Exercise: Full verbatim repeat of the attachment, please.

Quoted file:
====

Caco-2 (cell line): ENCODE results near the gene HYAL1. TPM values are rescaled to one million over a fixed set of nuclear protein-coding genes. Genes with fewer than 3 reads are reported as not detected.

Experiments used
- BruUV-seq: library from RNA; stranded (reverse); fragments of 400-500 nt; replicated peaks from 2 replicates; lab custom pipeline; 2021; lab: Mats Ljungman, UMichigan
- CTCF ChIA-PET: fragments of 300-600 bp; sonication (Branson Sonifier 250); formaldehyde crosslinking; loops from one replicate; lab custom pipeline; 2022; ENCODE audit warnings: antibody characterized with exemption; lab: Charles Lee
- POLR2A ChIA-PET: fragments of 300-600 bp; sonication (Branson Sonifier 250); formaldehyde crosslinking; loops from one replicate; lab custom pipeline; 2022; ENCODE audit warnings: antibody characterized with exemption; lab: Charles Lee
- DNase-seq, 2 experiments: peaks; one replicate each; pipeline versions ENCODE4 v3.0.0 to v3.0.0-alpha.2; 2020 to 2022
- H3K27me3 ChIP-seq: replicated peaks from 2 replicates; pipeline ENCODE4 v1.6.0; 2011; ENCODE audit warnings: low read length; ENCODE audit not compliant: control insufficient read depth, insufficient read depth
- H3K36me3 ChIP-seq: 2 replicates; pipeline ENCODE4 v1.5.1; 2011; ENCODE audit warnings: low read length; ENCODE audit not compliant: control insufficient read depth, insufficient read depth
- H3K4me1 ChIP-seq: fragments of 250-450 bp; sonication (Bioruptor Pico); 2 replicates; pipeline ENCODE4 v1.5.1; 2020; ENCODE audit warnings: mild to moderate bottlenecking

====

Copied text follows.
Caco-2 (cell line): ENCODE results near the gene HYAL1. TPM values are rescaled to one million over a fixed set of nuclear protein-coding genes. Genes with fewer than 3 reads are reported as not detected.

Experiments used
- BruUV-seq: library from RNA; stranded (reverse); fragments of 400-500 nt; replicated peaks from 2 replicates; lab custom pipeline; 2021; lab: Mats Ljungman, UMichigan
- CTCF ChIA-PET: fragments of 300-600 bp; sonication (Branson Sonifier 250); formaldehyde crosslinking; loops from one replicate; lab custom pipeline; 2022; ENCODE audit warnings: antibody characterized with exemption; lab: Charles Lee
- POLR2A ChIA-PET: fragments of 300-600 bp; sonication (Branson Sonifier 250); formaldehyde crosslinking; loops from one replicate; lab custom pipeline; 2022; ENCODE audit warnings: antibody characterized with exemption; lab: Charles Lee
- DNase-seq, 2 experiments: peaks; one replicate each; pipeline versions ENCODE4 v3.0.0 to v3.0.0-alpha.2; 2020 to 2022
- H3K27me3 ChIP-seq: replicated peaks from 2 replicates; pipeline ENCODE4 v1.6.0; 2011; ENCODE audit warnings: low read length; ENCODE audit not compliant: control insufficient read depth, insufficient read depth
- H3K36me3 ChIP-seq: 2 replicates; pipeline ENCODE4 v1.5.1; 2011; ENCODE audit warnings: low read length; ENCODE audit not compliant: control insufficient read depth, insufficient read depth
- H3K4me1 ChIP-seq: fragments of 250-450 bp; sonication (Bioruptor Pico); 2 replicates; pipeline ENCODE4 v1.5.1; 2020; ENCODE audit warnings: mild to moderate bottlenecking